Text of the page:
- Posted by Drew Epperley
- On September 25, 2009
- 0 Comments
- Geoff Reid, Liverpool
Editor’s Note: Geoff Reid appears on WVHooligan each week. Today he’s back with his weekly look at the life of a Liverpool fan living in American. Feel free to leave Geoff your thoughts below.
This week has been a pretty slow week in football compared to previous weeks. Over in England, matches last weekend in the Premiership followed by Carling Cup during the week where most clubs gave their reserves and younger players a chance to prove themselves to the manager of their respective clubs.
With Liverpool, playing at Upton Park, east London was always going to be tricky because West Ham are a firmly established Premiership club and one of the most respected in English football due to how many great English players have come through the clubs famous youth system over the years. Players like Bobby Moore, Geoff Hurst and others from the 1966 England squad that won the World Cup on home soil consisted of a good number of West Ham United players. Later on, Trevor Brooking, Alvin Martin and Paul Ince have come through and had very successful careers at the highest level. The latest players to have come through the system playing at the top level include Chelseaís Frank Lampard and Joe Cole, Manchester Unitedís Michael Carrick and Rio Ferdinand and Liverpoolís very own Glen Johnson. Currently in Gianfranco Zolaís squad, James Tomkins and Freddie Sears (who is actually on loan at Crystal Palace until the end of the season) are the latest famous academy products to make the first team who are touted to go to the very top. West Ham also have Illinoisí very own Jonathan Spector so it was always going to be a very tough test in east London with Zola having on of the best assistantís in the business in Steve Clarke and play a very attractive style of football and regularly push for European football.
Needless to say, Liverpoolís defending is still very inconsistent and the argument of zonal argument from some folks in the media in the UK have made this discussion a joke. Man to man marking really worked wonders in the Manchester derby last weekend didnít it? The point is, a lot of goals have been scored this season, and almost every club has had problems defending, including Liverpool. In this particular match, the usual consistent, error free Jamie Carragher almost gave up an early goal had it not been for the post. Itís the fundamentals that are the usual problem as always: reaction time is not quick enough. As a defender no matter what system you are playing, you got to have that determination to get to the ball first and do whatever you can to either block the shot or clear it out of danger no matter what cost. Currently Liverpool defenders arenít reacting fast enough. It sounds simple and straightforward, but itís the truth. And every club in the league can say the same thing for their defense as well.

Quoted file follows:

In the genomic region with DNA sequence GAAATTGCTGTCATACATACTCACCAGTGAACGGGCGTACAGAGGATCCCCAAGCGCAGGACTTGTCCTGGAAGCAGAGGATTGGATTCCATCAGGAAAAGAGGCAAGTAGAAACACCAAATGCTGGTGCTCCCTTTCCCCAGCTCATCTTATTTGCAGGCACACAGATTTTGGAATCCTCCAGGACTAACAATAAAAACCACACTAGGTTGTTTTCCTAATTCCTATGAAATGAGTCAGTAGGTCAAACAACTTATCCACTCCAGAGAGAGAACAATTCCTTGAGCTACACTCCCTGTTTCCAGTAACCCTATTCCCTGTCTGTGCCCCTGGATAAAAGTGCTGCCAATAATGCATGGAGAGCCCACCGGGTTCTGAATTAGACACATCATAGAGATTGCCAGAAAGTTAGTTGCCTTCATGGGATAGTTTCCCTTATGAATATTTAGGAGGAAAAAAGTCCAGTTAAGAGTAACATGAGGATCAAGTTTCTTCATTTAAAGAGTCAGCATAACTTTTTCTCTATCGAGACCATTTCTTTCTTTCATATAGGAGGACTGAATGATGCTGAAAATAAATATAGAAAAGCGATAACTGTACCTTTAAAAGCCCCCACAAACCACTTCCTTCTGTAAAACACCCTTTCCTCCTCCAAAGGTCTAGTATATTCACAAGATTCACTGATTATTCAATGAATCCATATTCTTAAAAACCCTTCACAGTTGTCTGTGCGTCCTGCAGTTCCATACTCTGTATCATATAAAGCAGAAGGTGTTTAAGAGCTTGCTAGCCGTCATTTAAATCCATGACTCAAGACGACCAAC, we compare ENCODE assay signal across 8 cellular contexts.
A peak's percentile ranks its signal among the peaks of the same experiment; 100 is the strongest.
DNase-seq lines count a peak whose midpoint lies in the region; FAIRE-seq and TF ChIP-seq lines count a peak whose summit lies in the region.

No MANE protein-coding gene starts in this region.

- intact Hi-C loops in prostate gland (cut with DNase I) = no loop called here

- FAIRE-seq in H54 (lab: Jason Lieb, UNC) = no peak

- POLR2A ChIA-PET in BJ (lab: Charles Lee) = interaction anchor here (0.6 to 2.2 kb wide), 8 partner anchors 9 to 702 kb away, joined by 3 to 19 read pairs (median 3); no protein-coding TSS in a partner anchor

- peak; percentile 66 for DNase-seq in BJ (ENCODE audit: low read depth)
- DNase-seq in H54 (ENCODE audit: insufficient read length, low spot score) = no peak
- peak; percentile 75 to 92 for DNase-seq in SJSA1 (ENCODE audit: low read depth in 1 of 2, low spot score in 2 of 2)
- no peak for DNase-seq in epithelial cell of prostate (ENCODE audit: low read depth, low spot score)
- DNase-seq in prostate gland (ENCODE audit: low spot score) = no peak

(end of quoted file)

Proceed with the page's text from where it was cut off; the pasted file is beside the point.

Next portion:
The positives? Fernando Torres has seemed to find his shooting boots finally after a long couple of years being involved in his first season at Anfield, followed by Euro 2008, then his second season in Merseyside followed by the Confederations Cup and now his third season as a red followed by the World Cup next summer should he not get injured. My main fear for him is burnout. Another pleasant surprise was Ryan Babelís play when he came on as a substitute and setting up Torresí winning goal. Israeli international Yossi Benayoun has picked up where he left off last season and showing some very fine form and has proven to be just as important as the main spine players in the team. New right back Glen Johnson has made a massive difference in league play by giving the attack another dimension down the right. While there was nothing wrong with Alvaro Arbeloa, a very fine defender, he wasnít much of an asset on the attack. With him going to Real Madrid and Liverpool signing Johnson it worked for all parties involved. With the continuing progress of Alberto Aquilani, it shouldnít be too long now before we see him in action in a red shirt should no problems or setbacks occur.
Closing this week with thoughts of the Carling (League) Cup clash against Leeds United at Elland Road, itís a perfect case of how the mighty have fallen. Earlier this decade, the whites were playing Valencia in the semi-finals of the Champions League. One of my best mates back in the old country is a die hard Leeds fan and while I have never liked Leeds United in any way, I more then sympathize with whatís happened to that football club since. I do hope one day they can return to the Premiership, along with Newcastle United because both clubs belong in the top flight. Down the years both Leeds and Liverpool have had some terrific battles and while both clubs share the same distaste of Manchester United, it didnít mean they were any friendlier with each other. A Liverpool side filled largely with reserves and young players won 1-0 but Leeds battled extremely well and showed enormous heart and can take great pride in their performance Tuesday night.